Heritage events

2021 Online Talks on Zoom

James Henry Pullen (1835-1916) and the 'Royal Earlswood Asylum for Idiots', Redhill. A talk for Disability Awareness Week, 2021

23 June, 5.30pm to 6.45pm

Dr Andrew Reed's pioneering 'Asylum for Idiots' was founded in Highgate in 1847 and moved to its permanent home, the Royal Earlswood Asylum Redhill, in 1855. The charity aimed 'to take the Idiot and Imbecile under its care, [and] by skilful and earnest application of the best means in his education, to prepare him, as far as possible, for the duties and enjoyments of life'. James Henry Pullen, very deaf and unable to communicate easily, was admitted in 1850. He became known as an 'idiot savant' for his extraordinary skills as an artist, craftsman and modelmaker. This talk uses the surviving archives of Earlswood Asylum to explore its early history and the life and work of its most famous patient. In doing so, it provides a template of typical records that can be used to research the lives of patients in a Victorian institution.

Tickets £5. Please book a place online. After payment has been received you will be emailed a unique link and password to attend the talk on Zoom.

Surrey History Trust AGM and talk ' The Book That Changed My Life'

30 June, 5pm to 7pm

Following the Surrey History Trust AGM Julian Pooley will give a talk 'The Book That Changed My Life'.

This talk will tell the story of how the purchase of an anonymous pocket diary in a London bookshop, led me to discover extensive and previously unknown archives of John Nichols (1745-1826), one of Georgian London's most prominent printers and a leading antiquary whose History and Antiquities of the Town and County of Leicester 4 vols (1795-1815) transformed the way that English local history was written and illustrated. For three generations he and his family edited and printed the Gentleman's Magazine. The vast archive of family and business papers which he and his successors accumulated inspired his granddaughter to form her own collection of autograph letters, augmented by exchange with other collectors and by purchases in the London and Paris salerooms. This internationally significant collection is now part of the 20,000 Nichols papers calendared and accessible via the Nichols Archive Database.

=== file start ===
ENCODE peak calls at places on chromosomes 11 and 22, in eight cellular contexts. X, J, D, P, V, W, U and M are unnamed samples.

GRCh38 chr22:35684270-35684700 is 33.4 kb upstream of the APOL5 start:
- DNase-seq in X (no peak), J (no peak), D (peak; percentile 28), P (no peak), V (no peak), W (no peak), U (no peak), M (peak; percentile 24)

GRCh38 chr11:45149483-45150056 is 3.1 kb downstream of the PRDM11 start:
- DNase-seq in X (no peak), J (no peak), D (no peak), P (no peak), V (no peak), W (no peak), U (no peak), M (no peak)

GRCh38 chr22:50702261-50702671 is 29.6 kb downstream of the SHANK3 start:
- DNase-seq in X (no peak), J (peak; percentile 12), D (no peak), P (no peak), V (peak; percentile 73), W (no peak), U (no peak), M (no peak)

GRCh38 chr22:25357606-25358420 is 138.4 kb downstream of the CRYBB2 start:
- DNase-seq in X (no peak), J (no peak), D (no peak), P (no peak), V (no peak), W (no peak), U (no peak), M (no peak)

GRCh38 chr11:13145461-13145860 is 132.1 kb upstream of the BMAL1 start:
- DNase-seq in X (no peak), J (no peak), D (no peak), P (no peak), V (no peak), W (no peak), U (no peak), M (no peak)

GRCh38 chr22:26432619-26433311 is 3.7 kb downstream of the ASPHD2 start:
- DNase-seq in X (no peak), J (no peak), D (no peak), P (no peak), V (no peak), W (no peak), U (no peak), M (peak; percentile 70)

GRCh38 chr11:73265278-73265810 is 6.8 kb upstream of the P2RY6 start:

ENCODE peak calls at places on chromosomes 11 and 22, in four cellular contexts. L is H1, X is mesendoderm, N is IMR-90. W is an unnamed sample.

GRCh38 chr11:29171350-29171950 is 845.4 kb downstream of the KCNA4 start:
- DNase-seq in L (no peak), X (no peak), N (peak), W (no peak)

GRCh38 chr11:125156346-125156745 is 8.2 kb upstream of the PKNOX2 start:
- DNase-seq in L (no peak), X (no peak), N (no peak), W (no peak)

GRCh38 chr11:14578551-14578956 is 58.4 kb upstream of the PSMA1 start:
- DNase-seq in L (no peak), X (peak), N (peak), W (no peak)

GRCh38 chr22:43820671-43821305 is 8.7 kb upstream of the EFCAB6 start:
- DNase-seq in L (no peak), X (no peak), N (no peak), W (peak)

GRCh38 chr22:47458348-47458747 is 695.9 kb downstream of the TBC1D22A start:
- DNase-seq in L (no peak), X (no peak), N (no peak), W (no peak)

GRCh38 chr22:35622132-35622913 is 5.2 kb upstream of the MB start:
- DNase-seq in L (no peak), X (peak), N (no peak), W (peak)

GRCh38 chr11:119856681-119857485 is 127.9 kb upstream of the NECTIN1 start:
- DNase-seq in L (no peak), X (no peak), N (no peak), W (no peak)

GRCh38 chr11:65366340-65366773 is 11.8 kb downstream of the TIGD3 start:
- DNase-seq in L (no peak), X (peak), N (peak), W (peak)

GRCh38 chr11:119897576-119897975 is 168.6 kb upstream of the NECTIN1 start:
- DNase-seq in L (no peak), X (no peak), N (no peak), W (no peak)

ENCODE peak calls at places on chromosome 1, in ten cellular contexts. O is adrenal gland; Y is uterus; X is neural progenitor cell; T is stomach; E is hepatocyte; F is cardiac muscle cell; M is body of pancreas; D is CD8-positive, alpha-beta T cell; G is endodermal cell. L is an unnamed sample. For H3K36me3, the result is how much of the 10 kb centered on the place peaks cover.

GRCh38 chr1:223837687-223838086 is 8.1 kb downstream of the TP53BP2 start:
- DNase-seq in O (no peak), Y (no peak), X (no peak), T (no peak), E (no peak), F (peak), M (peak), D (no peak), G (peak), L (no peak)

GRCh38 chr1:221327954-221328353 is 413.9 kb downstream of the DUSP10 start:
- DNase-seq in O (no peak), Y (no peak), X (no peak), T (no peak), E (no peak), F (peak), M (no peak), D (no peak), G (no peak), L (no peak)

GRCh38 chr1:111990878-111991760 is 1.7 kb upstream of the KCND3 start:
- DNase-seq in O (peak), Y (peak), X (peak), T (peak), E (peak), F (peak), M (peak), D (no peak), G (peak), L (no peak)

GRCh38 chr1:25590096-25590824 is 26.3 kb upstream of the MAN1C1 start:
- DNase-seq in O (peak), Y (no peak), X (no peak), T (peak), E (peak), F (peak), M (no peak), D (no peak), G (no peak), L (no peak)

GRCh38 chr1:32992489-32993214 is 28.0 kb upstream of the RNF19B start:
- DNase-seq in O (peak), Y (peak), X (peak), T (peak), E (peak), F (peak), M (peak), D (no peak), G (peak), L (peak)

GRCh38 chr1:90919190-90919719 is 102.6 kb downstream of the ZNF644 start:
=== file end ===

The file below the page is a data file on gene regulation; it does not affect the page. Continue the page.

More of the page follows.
Tickets are free. Please book a place to the Surrey History Trust AGM and talk online.

The Portable Antiquities Scheme in Surrey

21 July, 5.30pm to 6.45pm

This talk will cover the work and purpose of the Portable Antiquities Scheme as well as the type of archaeological finds made by members of the public in Surrey and examples of the best finds made over the years, together with the stories they tell.

Tickets £5. Please book a place online. After payment has been received you will be emailed a unique link and password to attend the talk on Zoom.

Exploring Magna Carta - Virtual Talks

Tuesday 15 June, 5pm - 6.45pm and Monday 21 June, 2pm - 3.45pm